When it comes to giallo, there is no director more synonymous with the subgenre Dario Argento. With such classics as Suspiria, Deep Red, Tenebrae, Phenomena, and Inferno to his name, it’s hard to believe that the latter part of his career was filled with critical and audience flops like Dracula 3D, Giallo, and Mother of Tears.
After a decade-long hiatus, Argento returned to the director’s chair with the 2022 Shudder original Dark Glasses. Not only is it a return to directing for him, but it’s a return to form as he emulates his earlier giallo style. The final result is, well it’s something…
The film follows a sex worker in Rome named Diana (Illenia Pastorelli) who goes blind following an accident. All the while a serial killer is active in the city, and Diana teams up with a young orphan (from the same accident) and they join forces in order to both survive and try to find the killer.
As far as giallo goes, Dark Glasses has all the ingredients and tropes, which simultaneously work the film’s advantage and disadvantage. It has all the murder mystery, random intense violence, and intentional camp as any of Argento’s earlier films. And while it’s welcome to see that, it almost feels like it was made for a late 70’s/early 80’s audience.
Its pacing, its characters, even its dialogue feel like something that would have been made many years ago. So at no point does it ever feel fresh or new. It’s certainly a competently made giallo film as Argento clearly knows what he’s doing. He knows how to intrigue and how to use style to his advantage. But this is very much an example of style over substance.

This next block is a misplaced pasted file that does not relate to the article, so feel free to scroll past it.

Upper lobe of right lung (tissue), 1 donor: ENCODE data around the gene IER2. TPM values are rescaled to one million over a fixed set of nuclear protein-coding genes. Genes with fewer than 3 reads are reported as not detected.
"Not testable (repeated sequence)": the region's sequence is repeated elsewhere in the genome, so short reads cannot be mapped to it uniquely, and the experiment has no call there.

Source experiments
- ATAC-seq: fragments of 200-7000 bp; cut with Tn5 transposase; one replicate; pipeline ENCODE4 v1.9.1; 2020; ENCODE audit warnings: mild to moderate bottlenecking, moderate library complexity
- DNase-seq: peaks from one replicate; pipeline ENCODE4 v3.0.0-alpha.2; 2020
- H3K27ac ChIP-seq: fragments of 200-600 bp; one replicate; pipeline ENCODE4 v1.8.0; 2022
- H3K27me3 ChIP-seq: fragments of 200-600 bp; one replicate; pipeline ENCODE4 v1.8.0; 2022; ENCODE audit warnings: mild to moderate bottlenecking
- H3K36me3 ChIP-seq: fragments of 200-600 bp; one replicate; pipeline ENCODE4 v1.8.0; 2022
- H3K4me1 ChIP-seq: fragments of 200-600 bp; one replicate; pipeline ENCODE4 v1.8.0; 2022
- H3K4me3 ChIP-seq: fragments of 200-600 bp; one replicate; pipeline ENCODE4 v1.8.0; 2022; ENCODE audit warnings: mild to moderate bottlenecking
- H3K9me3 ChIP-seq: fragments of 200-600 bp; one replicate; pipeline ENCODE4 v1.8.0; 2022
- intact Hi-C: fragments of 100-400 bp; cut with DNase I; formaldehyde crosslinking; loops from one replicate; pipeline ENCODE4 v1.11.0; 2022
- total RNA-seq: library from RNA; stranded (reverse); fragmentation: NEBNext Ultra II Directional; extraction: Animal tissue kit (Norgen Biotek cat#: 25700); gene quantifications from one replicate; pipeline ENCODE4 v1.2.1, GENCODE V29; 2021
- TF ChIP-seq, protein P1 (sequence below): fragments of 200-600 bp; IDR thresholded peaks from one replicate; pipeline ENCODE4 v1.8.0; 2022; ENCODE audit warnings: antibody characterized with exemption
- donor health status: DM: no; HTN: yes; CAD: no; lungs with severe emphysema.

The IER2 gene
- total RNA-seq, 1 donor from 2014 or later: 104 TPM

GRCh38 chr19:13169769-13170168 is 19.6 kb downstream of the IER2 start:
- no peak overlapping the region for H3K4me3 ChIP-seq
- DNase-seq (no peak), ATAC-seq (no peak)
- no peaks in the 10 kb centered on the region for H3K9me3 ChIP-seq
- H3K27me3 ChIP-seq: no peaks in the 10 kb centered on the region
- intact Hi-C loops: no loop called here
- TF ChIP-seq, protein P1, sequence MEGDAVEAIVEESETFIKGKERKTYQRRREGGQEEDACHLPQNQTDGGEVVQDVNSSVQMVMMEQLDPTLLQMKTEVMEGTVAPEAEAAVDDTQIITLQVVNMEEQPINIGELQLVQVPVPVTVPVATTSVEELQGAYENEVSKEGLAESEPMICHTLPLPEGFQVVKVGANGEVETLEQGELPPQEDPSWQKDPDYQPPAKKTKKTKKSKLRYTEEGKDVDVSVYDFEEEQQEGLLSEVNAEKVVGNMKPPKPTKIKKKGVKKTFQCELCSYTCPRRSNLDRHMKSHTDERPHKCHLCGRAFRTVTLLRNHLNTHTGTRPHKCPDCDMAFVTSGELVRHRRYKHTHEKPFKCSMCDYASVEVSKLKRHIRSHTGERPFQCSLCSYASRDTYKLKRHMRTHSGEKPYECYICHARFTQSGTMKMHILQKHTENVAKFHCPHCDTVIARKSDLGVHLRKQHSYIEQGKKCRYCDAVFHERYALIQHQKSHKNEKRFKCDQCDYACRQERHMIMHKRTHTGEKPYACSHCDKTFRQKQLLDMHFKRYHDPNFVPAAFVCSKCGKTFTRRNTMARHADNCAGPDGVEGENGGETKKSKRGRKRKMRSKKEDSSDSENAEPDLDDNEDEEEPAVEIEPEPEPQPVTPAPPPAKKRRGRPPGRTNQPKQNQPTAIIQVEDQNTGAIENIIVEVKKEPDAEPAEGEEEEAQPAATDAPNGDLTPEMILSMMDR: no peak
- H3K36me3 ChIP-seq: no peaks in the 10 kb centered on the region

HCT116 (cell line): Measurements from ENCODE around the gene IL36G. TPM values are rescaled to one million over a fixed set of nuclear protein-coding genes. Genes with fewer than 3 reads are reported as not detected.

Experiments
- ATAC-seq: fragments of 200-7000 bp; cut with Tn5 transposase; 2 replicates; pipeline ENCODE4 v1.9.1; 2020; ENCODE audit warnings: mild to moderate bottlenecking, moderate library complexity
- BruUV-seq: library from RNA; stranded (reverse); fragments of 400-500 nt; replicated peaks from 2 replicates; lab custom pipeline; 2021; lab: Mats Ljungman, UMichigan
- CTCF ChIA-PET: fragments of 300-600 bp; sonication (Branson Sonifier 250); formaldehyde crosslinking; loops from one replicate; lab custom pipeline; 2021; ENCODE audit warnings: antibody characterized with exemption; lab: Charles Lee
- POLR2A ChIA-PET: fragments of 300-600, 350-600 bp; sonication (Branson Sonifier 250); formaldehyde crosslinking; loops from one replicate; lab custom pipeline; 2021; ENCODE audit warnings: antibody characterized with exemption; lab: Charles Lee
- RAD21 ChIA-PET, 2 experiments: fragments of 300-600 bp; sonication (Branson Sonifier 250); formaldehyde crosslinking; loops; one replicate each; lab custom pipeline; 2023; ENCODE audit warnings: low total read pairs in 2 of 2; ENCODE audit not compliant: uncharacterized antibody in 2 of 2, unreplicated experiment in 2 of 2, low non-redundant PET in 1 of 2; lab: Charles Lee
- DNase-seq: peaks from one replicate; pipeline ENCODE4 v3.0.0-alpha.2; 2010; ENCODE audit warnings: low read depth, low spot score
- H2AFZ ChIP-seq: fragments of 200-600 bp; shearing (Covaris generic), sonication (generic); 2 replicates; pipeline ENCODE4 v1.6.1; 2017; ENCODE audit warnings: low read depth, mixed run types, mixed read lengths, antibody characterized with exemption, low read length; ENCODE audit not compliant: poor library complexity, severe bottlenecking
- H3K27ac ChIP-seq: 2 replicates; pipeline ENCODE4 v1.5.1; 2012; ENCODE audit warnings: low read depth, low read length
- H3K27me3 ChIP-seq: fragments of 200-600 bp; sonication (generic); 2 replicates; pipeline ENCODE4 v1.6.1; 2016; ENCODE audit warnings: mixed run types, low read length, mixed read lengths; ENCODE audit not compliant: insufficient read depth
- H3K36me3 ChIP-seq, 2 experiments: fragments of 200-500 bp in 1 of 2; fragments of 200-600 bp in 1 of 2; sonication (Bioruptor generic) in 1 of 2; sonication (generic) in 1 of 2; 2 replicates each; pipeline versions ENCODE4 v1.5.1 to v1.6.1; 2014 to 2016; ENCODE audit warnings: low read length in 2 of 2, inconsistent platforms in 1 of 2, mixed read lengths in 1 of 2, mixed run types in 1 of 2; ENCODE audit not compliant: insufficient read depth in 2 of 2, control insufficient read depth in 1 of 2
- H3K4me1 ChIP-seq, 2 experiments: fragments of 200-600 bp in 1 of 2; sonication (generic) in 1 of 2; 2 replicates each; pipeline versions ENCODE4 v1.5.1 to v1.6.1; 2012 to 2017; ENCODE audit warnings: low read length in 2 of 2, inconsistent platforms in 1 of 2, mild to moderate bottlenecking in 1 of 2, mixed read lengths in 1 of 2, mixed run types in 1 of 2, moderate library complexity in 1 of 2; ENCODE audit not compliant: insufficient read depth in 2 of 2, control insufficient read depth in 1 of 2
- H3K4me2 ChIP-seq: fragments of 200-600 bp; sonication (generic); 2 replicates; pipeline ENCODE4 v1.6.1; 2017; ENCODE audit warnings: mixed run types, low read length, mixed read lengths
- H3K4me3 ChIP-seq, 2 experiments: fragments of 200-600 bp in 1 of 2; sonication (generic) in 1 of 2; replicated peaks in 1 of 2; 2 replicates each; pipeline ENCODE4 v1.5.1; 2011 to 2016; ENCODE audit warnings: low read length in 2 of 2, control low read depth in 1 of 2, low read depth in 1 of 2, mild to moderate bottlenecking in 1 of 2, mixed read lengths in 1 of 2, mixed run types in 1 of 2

A Legend Returns
However, in a strange way there’s a comforting notion to Argento coming out of his 10 year hiatus and giving us the exact kind of film that he made before. As the world grows more chaotic and we yearn more for nostalgia, it’s nice to get a creator that isn’t merely trying to pay homage to their old work, but rather is still creating work just like it.
Featuring strong performances from our lead, as well as Argento’s regular collaborator and daughter Asia, Dark Glasses almost feels like it could have been made decades earlier, much like Ti West’s House of the Devil. If you go in expecting something new or profound, you’ll likely find it dull or predictable.
But if you’re a fan of the style and of Argento’s previous work, he’s giving audiences exactly what they want from him. Dark Glasses gives us an unlikely pairing, with a decent mystery, and a story that feels progressive with its attitude towards sex workers, but in that sense it feels like Argento’s films were always that accepting of them.
What did you think of Dark Glasses? Let us know in the comments!